Meet Fellow Jessica Gross

HeadshotJessica Gross writes fiction, essays, and criticism. Her work has appeared in The New York Times Magazine, The Paris Review Daily, The Los Angeles Review of Books, Longreads, New York Magazine’s Vulture, Kirkus Reviews, and more. In 2014, she did a test run of a writer’s residency on an Amtrak train from New York to Chicago and back. The response to her Paris Review Daily essay about the experience—which was covered by The New Yorker online, The New York Times, The Atlantic Wire, WNYC, and others—helped spur Amtrak to launch a formal program. Jessica has conducted interviews with novelists, actors, psychoanalysts, chefs, musicians, academics, film directors, cartoonists, a professional live storyteller, and a former spy. She teaches creative nonfiction at the Sackett Street Writers Workshop, and received her Master’s in cultural reporting and criticism from NYU and her Bachelor’s in anthropology from Princeton University.


I am currently at work on a collection of short stories in which characters’ complex or confounding psyches are revealed through their relationships with their own physicality. Throughout this fellowship year, I will continue to work on this collection, completing one or several stories. LABA’s specific focus on human beauty, in particular, is an ideal match for my work, and will hopefully reveal new intricacies in my protagonists’ (often adversarial) relationships with their own bodies.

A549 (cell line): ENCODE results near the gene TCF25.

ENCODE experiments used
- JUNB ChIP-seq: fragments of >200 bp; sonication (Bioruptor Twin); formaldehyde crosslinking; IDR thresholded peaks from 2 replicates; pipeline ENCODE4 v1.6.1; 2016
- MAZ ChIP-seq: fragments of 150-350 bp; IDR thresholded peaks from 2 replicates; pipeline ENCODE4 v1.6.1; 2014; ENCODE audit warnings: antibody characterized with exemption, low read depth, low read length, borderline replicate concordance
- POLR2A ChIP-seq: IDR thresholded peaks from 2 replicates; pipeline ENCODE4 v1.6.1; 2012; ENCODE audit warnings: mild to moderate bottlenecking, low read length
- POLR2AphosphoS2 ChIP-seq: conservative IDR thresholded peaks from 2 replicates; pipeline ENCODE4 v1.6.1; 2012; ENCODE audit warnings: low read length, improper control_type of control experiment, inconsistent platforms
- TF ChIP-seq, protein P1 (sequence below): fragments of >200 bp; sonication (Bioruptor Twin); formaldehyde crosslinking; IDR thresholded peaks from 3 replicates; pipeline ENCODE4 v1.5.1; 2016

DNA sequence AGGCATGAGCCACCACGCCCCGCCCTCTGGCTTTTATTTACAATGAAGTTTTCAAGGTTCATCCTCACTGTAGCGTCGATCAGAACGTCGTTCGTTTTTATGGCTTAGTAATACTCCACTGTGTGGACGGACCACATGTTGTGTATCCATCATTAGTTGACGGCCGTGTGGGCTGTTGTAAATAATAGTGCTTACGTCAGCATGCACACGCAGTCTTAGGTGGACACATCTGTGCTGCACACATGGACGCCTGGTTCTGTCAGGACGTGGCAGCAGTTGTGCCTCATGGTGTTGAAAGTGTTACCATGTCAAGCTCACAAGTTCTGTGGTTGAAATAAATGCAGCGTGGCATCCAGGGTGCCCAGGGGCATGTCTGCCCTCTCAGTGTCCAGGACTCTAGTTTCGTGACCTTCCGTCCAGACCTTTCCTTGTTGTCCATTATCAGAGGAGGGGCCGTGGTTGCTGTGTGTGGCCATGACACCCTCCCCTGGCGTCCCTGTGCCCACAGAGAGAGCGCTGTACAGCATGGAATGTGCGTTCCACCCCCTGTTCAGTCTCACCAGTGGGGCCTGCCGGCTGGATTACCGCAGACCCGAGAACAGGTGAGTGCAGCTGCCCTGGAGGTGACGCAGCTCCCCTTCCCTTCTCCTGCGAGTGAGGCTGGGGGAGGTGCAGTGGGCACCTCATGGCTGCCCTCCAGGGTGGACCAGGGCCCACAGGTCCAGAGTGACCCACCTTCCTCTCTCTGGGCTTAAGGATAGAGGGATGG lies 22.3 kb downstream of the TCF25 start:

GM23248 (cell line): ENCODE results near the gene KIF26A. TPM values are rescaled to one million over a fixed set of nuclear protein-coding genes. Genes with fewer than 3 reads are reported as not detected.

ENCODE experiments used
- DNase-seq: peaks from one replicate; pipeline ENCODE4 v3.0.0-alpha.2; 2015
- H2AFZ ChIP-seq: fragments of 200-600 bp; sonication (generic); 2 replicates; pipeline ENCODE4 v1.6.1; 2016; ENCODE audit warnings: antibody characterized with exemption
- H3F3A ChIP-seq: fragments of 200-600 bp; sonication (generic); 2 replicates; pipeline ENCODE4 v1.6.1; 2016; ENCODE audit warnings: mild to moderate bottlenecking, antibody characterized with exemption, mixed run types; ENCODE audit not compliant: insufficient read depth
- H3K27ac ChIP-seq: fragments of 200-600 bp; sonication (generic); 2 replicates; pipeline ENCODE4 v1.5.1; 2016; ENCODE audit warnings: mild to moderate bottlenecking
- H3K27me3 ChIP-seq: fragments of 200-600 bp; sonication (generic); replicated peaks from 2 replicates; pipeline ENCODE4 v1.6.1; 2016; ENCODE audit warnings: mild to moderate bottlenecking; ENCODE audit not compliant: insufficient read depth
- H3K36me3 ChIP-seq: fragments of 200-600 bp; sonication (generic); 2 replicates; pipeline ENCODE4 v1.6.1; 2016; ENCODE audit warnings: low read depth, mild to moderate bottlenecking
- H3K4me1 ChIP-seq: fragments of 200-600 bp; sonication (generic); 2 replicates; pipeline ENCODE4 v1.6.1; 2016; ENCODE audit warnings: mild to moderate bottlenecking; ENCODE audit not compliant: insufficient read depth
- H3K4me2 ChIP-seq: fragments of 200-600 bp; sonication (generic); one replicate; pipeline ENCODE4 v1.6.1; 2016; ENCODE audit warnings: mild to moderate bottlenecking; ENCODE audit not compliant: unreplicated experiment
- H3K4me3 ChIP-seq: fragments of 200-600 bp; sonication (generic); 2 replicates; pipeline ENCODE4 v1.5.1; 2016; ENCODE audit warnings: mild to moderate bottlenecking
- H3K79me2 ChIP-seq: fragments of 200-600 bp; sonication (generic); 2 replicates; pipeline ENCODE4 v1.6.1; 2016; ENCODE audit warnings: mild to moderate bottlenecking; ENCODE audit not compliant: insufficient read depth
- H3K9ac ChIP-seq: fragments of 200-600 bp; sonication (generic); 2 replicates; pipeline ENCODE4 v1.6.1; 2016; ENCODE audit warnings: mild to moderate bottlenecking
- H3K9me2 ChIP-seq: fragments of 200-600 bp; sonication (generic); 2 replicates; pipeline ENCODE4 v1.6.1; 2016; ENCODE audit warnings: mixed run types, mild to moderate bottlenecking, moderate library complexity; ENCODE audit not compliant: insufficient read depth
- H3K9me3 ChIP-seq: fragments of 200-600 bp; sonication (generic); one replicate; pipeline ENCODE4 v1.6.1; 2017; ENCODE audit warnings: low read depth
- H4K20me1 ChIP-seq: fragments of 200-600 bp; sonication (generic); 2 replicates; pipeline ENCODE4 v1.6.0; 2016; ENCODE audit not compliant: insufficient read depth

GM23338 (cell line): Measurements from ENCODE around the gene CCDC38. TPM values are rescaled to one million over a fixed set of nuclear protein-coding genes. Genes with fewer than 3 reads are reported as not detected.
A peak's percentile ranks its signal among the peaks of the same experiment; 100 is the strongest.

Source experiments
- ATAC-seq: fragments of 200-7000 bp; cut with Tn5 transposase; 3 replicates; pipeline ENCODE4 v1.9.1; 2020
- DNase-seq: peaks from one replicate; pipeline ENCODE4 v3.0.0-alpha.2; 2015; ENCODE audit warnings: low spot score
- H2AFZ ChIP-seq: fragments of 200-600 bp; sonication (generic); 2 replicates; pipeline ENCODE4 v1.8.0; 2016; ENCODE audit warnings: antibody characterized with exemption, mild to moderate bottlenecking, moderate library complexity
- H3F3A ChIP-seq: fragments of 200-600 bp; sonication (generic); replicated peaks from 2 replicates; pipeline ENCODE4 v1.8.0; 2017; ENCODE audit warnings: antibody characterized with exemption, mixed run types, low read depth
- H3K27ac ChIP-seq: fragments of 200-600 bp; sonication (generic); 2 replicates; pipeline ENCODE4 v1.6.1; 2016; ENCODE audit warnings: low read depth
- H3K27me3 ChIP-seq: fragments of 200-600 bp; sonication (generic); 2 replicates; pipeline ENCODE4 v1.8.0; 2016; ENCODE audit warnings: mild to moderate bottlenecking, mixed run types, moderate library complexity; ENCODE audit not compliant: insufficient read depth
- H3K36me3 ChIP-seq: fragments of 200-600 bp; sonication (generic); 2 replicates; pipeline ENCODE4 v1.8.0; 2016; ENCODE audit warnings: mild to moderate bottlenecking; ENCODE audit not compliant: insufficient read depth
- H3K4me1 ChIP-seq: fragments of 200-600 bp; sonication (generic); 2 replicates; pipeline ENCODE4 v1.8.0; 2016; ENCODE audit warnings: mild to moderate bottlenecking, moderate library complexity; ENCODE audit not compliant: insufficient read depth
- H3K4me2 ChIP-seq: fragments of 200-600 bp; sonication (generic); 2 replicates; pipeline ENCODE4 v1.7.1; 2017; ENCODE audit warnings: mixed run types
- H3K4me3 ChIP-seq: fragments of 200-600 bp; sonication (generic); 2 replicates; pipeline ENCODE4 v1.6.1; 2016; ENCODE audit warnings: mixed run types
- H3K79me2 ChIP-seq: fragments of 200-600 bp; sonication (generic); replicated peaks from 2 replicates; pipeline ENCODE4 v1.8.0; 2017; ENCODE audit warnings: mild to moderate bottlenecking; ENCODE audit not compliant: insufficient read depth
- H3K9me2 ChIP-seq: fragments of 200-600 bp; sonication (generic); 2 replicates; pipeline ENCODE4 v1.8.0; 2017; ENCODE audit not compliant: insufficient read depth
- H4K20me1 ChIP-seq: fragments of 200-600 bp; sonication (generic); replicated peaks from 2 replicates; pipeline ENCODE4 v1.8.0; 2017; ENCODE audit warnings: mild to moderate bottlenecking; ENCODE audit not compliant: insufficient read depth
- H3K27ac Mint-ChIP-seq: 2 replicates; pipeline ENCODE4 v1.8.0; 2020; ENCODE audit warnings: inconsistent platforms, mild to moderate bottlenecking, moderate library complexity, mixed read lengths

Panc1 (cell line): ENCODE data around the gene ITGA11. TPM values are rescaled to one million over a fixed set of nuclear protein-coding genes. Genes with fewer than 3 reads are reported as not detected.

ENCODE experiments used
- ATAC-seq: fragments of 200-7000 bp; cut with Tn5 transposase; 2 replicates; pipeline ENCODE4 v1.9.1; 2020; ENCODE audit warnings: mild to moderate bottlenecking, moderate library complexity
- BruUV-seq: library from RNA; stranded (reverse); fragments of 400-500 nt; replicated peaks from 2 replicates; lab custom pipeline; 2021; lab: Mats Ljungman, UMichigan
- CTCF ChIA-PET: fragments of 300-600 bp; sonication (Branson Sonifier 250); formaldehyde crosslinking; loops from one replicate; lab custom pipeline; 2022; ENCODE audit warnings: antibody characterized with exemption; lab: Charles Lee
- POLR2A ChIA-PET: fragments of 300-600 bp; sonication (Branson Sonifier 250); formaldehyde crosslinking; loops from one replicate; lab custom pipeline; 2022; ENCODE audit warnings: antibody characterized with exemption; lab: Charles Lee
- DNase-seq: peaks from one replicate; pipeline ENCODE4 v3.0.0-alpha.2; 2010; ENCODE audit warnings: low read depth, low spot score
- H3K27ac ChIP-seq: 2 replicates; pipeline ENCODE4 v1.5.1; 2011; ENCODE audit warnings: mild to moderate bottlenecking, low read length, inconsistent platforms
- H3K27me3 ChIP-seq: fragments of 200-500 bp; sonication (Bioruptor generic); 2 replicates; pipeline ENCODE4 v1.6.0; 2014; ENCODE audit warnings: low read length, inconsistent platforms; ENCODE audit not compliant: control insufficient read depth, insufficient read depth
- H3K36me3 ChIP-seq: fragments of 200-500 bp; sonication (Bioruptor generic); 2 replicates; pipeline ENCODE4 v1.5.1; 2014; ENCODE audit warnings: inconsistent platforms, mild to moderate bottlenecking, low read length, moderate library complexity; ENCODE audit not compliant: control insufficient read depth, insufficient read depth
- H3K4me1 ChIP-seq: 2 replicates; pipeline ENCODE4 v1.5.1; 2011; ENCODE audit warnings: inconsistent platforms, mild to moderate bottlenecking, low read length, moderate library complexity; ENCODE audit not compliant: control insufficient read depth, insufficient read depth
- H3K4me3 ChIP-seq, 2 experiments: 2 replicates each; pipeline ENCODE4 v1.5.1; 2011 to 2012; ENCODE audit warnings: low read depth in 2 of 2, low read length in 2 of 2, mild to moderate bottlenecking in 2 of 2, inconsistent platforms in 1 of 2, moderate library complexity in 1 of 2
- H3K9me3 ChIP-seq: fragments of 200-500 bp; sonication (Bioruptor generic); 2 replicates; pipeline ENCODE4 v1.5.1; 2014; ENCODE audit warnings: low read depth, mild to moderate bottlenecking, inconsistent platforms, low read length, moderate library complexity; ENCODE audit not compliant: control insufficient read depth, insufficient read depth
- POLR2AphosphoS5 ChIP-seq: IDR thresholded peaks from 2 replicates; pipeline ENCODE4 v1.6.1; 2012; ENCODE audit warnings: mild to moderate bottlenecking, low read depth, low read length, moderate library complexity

Call Me Eliza

What drew you to apply to LABA?

I grew up in a Reform, culturally Jewish family that was not tremendously involved in our synagogue or in Jewish practice. It’s only in the past several years that I’ve begun exploring my own spirituality and faith: a remarkable and beautiful process. Throughout, though, I’ve approached “spirituality” quite generally, and have been unsure what to make of my Judaism. Or, rather: I deeply desire a connection to and understanding of Judaism that is my own, but don’t quite know where to start. For this reason, I’m grateful to be able to study Jewish texts with the guidance, and in the supportive community, of LABA. I also read and analyze books constantly — much of my professional nonfiction writing involves reviewing books and interviewing authors — and am drawn to this literary-analysis approach to larger questions. On a more basic level, I’m so moved by the spirit of LABA’s discussions: rigorous but nonjudgmental, with dissenting opinions encouraged.

Why do you want to study beauty?

In childhood and beyond, I struggled deeply with my relationship to beauty: I approached my appearance with a perfectionism that betrayed a deeper rigidity and fear of the unknown. In recent years, I’ve undergone a dramatic shift in this regard: I’ve begun to see beauty as, in fact, the antithesis of perfection. Beauty is the unexpected, the complex, the idiosyncratic. Beautiful art evokes a melange of emotions not through rule-following or flawlessness, but by provoking us to question our worlds, our pat comforts, our selves. I’m eager to more deeply explore this evolving understanding in LABA — and to have it challenged.